Anglers can vie for $5,000 in cash prizes and actively participate in an important wildlife-management activity at this year's smallmouth bass tournament at Ridgway State Park, July 7-28. The tournament is sponsored by Colorado Parks and Wildlife.
The purpose of the annual tournament is to protect native fish and water users downstream of the reservoir. Smallmouth bass, introduced illegally at Ridgway Reservoir more than a decade ago, are predator fish than can survive in Western Slope rivers, including the Uncompahgre River which flows from the reservoir.
"By participating in the tournament and removing smallmouth bass, anglers will be actively helping with wildlife management in Colorado," said Eric Gardunio, aquatic biologist for CPW in Montrose. "Anglers are far more efficient at removing these fish than any type of mechanical method that we could use."
Participants have a chance to win cash prizes ranging from $250 to $1,500 with categories for most caught, largest and smallest. There are also prizes for kids 12 and under. All anglers are encouraged to enter.
If you've never fished for smallmouth bass, or if you want to improve your chances of catching them, visit http://cpw.state.co.us/placestogo/parks/Ridgway/Pages/Smallmouth-Bass.aspx.
The election results are in at the local, state and national level, and as expected, Democrats are doing well in state and national races. Colorado has elected Jared Polis as governor; nationally the Republicans appear to retain control of the Senate while Democrats now control the House of Representative.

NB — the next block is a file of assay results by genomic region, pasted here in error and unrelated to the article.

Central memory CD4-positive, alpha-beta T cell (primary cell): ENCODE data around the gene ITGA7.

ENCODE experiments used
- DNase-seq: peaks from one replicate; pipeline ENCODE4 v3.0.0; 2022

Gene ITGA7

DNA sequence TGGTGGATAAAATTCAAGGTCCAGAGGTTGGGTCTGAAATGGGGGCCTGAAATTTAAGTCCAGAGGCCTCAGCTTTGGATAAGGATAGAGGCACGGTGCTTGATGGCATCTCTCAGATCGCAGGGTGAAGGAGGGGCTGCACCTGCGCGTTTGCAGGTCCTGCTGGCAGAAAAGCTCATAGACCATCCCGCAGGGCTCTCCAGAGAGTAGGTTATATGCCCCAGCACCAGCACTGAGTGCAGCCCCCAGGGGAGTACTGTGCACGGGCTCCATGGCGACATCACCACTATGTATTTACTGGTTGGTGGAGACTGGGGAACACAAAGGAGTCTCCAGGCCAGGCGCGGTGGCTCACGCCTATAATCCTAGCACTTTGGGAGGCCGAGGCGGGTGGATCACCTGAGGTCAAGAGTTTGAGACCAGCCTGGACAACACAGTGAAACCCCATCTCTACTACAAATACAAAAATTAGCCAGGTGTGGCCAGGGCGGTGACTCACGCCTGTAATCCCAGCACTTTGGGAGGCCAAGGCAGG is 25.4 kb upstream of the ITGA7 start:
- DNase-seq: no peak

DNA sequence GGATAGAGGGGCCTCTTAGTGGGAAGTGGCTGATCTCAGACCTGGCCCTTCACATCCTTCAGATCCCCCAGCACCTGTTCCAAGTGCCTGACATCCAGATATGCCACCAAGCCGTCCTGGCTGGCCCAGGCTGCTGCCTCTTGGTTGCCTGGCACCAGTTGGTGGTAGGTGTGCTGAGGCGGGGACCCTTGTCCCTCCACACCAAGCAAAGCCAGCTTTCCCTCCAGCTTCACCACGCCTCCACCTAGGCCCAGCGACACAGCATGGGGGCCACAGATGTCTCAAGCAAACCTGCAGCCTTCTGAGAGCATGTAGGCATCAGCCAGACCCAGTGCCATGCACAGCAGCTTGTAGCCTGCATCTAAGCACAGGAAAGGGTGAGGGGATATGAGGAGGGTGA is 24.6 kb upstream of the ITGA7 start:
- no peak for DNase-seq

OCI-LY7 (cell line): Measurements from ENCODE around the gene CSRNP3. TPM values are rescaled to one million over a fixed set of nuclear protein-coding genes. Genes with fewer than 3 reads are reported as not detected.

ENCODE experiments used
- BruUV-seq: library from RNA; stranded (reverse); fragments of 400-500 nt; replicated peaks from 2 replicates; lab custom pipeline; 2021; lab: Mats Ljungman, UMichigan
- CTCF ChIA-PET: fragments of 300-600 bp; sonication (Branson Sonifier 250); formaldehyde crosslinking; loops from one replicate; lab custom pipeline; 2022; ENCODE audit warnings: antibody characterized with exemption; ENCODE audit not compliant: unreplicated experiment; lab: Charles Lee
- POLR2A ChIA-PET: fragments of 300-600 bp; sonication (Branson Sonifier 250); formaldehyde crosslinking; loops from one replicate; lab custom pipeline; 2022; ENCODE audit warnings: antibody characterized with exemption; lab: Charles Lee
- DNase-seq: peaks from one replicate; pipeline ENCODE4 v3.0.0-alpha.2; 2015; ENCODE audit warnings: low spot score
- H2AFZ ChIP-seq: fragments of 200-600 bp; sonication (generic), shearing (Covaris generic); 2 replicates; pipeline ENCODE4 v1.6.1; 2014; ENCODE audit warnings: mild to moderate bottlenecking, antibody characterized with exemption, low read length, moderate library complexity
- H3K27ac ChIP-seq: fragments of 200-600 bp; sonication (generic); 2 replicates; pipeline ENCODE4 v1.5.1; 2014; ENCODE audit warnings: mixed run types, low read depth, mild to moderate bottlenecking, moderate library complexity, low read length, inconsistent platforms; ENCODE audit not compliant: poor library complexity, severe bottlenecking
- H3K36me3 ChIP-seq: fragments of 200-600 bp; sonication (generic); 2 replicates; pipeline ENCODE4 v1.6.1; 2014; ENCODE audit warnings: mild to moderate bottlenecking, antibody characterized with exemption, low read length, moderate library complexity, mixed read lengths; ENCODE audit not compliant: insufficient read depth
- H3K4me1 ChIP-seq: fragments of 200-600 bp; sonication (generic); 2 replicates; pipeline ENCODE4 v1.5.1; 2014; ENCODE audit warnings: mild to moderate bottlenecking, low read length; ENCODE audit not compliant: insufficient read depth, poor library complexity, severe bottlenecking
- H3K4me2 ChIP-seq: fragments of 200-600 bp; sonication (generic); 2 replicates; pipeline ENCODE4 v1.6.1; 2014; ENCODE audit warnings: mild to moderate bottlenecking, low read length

With a ballot full of local and state measures, voter turnout in Delta County topped 71%, with 15,889 ballots cast. Statewide, voter turnout was just over 52%.
Of the three Delta County residents seeking state offices, Matt Soper won over Thea Chase in State Representative Dist. 54; Mike Mason lost to Julie McCluskie in State Representative Dist. 61; and Olen Lund lost to Kerry Donovan in State Senate Dist. 5.
Locally, in the City of Delta voters rejected a .5% sales tax increase to fund recreation, as well as recreational marijuana sales. The sale of medical marijuana and cultivation/manufacturing facilities was approved by a slim margin. Delta voters also gave the city the green light to move forward with selling or trading the Cottonwood and Riverbend Park, and to sell the old Municipal Light and Power Building.